My sobriety date is 04/18/2010.
I couldn’t imagine doing anything without alcohol. It was what kept me going.
It’s what I looked forward to at the end of the day. I earned it. I deserved it. How else would I get through this, etc.
I remember very early on how my thinking was off. When I was in my early 20s and had to get a new picture for my driver’s license, the thought came to me that if I had a beer before I went to the DMV, I would have a nice smile for the picture. What?
My life went along just fine, or so I thought. I had a job. I paid my bills. How could I be an alcoholic? Drinking was as normal and natural as breathing in my family. Why would I want to stop?
It was the glue that bound me. Then I got married and had children. Life changed without my permission. I tried control drinking with and without success, mostly without. I know today that I have a chronic, progressive — and left untreated — fatal disease.
My life became unmanageable. My moral compass, as they say, was off, way off. My marriage ended in divorce.
I got into an abusive relationship and then ended it — all the while thinking my life was manageable.
How selfish I had become. Who am I? What am I doing here? How did this happen? When those thoughts entered my mind, I began to accept that I was an alcoholic. I ended up going to Alcoholics Anonymous. I listened, but just compared and didn’t identify with other people. That landed me stuck in a revolving door — in and out of AA until I had just a sliver more of a desire to stop drinking.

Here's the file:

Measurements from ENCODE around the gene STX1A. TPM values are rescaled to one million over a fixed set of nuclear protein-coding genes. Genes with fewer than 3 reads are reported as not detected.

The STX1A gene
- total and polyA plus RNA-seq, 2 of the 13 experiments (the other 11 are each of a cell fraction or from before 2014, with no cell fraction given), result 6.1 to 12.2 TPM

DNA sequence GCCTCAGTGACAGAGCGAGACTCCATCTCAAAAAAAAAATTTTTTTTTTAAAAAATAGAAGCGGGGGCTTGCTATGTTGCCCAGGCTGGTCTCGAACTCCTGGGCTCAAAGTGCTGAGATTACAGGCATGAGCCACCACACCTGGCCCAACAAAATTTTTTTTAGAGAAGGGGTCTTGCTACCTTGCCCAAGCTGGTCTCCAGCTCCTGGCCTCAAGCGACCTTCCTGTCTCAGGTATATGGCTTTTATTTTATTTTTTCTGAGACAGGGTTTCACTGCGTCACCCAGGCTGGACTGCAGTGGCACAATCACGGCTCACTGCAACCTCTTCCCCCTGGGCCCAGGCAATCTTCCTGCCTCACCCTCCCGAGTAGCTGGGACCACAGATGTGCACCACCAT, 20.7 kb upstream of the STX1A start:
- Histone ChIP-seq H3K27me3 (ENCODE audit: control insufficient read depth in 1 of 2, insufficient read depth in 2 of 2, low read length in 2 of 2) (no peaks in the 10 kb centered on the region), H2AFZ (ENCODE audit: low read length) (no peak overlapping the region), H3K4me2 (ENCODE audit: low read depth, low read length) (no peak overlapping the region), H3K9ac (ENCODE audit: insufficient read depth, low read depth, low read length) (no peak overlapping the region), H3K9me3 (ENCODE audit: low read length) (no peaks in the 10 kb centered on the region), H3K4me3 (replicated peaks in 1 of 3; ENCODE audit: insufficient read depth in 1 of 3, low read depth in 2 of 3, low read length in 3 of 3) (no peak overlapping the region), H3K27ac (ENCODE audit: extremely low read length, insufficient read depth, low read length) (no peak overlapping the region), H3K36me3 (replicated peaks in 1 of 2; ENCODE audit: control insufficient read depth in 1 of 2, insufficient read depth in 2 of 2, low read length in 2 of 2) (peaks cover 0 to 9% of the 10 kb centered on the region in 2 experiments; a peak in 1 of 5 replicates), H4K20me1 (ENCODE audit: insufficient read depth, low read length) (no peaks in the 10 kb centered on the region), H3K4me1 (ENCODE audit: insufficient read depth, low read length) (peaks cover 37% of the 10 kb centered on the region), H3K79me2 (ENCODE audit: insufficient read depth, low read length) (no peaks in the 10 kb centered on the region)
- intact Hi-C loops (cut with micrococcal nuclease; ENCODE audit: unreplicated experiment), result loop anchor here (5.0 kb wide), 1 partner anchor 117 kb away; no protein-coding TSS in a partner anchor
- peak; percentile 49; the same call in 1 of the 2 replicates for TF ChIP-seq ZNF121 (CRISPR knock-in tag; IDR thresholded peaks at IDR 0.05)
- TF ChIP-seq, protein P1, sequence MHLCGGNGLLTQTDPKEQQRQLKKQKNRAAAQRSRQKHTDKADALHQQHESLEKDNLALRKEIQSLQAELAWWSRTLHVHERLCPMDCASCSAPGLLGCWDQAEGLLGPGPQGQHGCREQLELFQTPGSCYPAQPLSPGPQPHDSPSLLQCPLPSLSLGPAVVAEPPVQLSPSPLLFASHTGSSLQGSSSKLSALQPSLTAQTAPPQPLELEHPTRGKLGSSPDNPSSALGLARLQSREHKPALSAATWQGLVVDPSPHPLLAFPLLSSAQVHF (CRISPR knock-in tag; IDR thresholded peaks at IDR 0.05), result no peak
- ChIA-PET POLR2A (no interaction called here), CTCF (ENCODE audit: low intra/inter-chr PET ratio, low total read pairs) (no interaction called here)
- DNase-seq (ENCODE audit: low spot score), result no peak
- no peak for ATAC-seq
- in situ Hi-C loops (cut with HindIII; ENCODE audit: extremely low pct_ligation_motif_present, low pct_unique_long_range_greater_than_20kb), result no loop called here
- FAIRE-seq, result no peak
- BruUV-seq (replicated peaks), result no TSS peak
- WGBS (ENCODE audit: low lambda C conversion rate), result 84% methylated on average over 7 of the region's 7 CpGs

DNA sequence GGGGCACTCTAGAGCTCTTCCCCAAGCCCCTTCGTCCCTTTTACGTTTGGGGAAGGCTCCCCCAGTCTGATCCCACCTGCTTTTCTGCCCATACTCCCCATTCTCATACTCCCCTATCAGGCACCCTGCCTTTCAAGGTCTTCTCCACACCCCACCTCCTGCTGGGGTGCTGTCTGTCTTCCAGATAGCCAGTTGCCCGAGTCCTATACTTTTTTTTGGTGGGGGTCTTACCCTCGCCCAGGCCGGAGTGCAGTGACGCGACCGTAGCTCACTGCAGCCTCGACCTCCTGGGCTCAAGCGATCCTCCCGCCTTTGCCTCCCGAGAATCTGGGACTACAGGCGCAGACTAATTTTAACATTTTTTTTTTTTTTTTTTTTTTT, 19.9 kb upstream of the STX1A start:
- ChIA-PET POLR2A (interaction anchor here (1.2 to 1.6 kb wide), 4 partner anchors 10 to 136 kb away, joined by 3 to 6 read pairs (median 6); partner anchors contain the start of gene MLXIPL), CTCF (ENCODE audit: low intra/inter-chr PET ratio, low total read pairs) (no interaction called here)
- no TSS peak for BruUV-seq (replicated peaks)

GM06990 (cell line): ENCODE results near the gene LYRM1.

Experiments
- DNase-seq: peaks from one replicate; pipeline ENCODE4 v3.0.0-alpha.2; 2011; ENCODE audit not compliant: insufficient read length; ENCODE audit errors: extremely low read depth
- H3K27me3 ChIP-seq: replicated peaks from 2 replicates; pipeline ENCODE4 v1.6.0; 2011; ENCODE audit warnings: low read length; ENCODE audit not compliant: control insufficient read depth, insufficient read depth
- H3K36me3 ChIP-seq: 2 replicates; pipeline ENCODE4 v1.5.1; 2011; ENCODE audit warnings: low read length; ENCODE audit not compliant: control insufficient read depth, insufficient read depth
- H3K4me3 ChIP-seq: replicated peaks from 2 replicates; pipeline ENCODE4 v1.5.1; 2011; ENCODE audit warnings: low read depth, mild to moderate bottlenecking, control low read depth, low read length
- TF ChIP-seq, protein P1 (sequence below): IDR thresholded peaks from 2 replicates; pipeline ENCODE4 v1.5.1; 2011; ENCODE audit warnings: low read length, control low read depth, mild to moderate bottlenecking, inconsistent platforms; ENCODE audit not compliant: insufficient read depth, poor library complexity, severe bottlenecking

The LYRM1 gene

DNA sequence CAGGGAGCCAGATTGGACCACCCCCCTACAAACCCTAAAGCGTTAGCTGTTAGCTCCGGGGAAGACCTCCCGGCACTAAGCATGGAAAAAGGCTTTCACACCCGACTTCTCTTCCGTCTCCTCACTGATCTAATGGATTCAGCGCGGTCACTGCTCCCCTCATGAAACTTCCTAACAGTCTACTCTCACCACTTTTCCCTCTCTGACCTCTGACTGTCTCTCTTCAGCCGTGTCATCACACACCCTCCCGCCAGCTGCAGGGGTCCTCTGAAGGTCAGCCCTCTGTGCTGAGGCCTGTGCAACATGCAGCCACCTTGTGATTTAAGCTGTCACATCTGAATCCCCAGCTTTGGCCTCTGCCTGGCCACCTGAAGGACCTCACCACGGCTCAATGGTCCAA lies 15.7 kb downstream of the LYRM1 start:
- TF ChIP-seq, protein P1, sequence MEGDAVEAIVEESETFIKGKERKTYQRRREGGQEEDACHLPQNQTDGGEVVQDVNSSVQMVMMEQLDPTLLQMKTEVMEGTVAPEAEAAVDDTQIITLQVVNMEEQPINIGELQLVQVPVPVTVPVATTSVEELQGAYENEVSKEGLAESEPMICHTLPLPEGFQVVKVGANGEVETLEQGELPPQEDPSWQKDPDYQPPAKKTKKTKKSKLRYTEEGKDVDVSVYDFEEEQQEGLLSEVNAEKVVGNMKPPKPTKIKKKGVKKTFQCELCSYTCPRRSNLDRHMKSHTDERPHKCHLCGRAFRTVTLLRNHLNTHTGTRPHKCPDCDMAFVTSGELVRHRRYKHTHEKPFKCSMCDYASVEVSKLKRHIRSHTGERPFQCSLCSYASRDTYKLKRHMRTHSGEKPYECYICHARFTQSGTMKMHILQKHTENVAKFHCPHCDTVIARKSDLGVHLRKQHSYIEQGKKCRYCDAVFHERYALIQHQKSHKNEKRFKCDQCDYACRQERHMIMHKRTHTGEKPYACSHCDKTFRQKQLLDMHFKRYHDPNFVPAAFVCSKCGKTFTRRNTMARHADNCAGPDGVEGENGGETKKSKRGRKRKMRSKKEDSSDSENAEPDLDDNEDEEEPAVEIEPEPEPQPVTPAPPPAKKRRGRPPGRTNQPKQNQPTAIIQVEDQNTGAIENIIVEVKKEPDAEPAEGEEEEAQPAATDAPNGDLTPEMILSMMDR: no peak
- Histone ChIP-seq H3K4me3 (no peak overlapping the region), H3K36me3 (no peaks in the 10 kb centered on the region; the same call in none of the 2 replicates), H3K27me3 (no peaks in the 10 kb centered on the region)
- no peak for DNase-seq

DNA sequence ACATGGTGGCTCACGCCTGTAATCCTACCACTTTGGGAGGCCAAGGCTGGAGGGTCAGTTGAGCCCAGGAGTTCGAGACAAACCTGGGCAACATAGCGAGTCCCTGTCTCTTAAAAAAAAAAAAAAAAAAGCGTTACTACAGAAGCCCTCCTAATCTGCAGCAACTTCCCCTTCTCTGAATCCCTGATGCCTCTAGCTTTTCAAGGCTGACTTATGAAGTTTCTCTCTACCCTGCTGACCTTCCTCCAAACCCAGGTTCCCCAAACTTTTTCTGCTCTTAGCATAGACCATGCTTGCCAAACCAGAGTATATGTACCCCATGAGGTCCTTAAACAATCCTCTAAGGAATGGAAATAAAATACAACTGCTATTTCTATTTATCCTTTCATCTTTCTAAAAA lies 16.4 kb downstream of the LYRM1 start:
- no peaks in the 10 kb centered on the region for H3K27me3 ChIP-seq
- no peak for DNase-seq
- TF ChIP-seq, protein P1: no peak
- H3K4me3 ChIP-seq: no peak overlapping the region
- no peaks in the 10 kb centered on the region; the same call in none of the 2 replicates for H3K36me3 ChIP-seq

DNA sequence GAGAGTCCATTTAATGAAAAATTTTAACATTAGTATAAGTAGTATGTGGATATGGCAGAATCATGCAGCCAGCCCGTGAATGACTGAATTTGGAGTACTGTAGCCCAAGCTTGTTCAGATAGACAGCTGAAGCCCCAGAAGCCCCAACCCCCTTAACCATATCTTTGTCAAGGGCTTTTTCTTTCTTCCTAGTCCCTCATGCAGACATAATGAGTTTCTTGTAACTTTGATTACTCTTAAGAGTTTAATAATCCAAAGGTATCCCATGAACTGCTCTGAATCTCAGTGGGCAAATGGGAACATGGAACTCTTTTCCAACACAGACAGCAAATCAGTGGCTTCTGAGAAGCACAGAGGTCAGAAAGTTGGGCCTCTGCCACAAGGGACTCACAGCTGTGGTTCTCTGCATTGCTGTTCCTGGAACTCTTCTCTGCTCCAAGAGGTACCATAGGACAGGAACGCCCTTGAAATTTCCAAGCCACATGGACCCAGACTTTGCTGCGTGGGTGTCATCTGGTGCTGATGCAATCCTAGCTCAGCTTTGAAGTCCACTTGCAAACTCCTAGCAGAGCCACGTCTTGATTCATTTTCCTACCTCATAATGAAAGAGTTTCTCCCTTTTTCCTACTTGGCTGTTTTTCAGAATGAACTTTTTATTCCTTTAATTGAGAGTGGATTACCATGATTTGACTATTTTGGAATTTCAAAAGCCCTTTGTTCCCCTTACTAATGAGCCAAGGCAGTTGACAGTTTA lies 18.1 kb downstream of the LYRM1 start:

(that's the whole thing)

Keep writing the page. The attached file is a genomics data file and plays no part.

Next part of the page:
I had a sponsor at the time who was very gentle, but firm, and for that I am very grateful. About a year and a half into AA, my sponsor suggested that I start sponsoring women. Gulp. I said sure, but knew I couldn’t. I couldn’t because I had a secret.
I had a few beers during that year and a half and I had told nobody. Now, it was time to do one of two things, continue the lie or get honest. So I met with my sponsor the next day and told her what I had been doing and explained there was no way I could walk another woman through the 12 steps of AA.
I hadn’t enlarged my spiritual foundation. That had been my sticking point and now there was no way around it, not if I wanted serenity and a life of contented sobriety. From that day forward, I have done everything that is suggested in the program. Why wouldn’t I? My way was not working. I must always remember that this is a progressive disease. I must stay vigilant.
I attend at least six meetings a week and I now sponsor other women. Those are some of the keys to my sobriety. I have a blast with my life. I have a world full of friends and even when life throws me a curve, I am prepared for the fallout.
And when I am in a funk, I know to pick up the phone or get to a meeting. I never know what will be revealed on any given day provided I stay open and willing.
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